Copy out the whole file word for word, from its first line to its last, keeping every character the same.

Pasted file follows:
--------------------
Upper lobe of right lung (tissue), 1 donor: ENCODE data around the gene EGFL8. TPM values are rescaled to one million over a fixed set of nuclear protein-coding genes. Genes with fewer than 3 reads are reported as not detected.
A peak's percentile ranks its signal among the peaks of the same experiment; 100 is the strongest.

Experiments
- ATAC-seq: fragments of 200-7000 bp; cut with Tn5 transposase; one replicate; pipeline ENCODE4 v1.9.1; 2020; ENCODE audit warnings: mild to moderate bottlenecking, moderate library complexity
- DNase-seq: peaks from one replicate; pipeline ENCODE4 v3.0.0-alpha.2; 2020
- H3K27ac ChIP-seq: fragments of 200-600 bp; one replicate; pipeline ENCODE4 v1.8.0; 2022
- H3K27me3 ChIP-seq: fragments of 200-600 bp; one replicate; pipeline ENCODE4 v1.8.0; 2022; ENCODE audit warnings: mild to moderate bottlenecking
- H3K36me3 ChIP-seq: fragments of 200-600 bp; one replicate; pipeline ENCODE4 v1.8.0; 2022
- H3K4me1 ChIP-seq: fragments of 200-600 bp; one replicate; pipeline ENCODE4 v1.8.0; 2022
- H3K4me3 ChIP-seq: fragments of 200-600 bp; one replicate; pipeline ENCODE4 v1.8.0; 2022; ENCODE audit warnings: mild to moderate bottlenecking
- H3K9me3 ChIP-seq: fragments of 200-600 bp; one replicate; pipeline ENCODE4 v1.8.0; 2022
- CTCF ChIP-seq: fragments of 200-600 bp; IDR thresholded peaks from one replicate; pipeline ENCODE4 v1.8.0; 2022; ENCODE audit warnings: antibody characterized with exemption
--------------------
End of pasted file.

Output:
Upper lobe of right lung (tissue), 1 donor: ENCODE data around the gene EGFL8. TPM values are rescaled to one million over a fixed set of nuclear protein-coding genes. Genes with fewer than 3 reads are reported as not detected.
A peak's percentile ranks its signal among the peaks of the same experiment; 100 is the strongest.

Experiments
- ATAC-seq: fragments of 200-7000 bp; cut with Tn5 transposase; one replicate; pipeline ENCODE4 v1.9.1; 2020; ENCODE audit warnings: mild to moderate bottlenecking, moderate library complexity
- DNase-seq: peaks from one replicate; pipeline ENCODE4 v3.0.0-alpha.2; 2020
- H3K27ac ChIP-seq: fragments of 200-600 bp; one replicate; pipeline ENCODE4 v1.8.0; 2022
- H3K27me3 ChIP-seq: fragments of 200-600 bp; one replicate; pipeline ENCODE4 v1.8.0; 2022; ENCODE audit warnings: mild to moderate bottlenecking
- H3K36me3 ChIP-seq: fragments of 200-600 bp; one replicate; pipeline ENCODE4 v1.8.0; 2022
- H3K4me1 ChIP-seq: fragments of 200-600 bp; one replicate; pipeline ENCODE4 v1.8.0; 2022
- H3K4me3 ChIP-seq: fragments of 200-600 bp; one replicate; pipeline ENCODE4 v1.8.0; 2022; ENCODE audit warnings: mild to moderate bottlenecking
- H3K9me3 ChIP-seq: fragments of 200-600 bp; one replicate; pipeline ENCODE4 v1.8.0; 2022
- CTCF ChIP-seq: fragments of 200-600 bp; IDR thresholded peaks from one replicate; pipeline ENCODE4 v1.8.0; 2022; ENCODE audit warnings: antibody characterized with exemption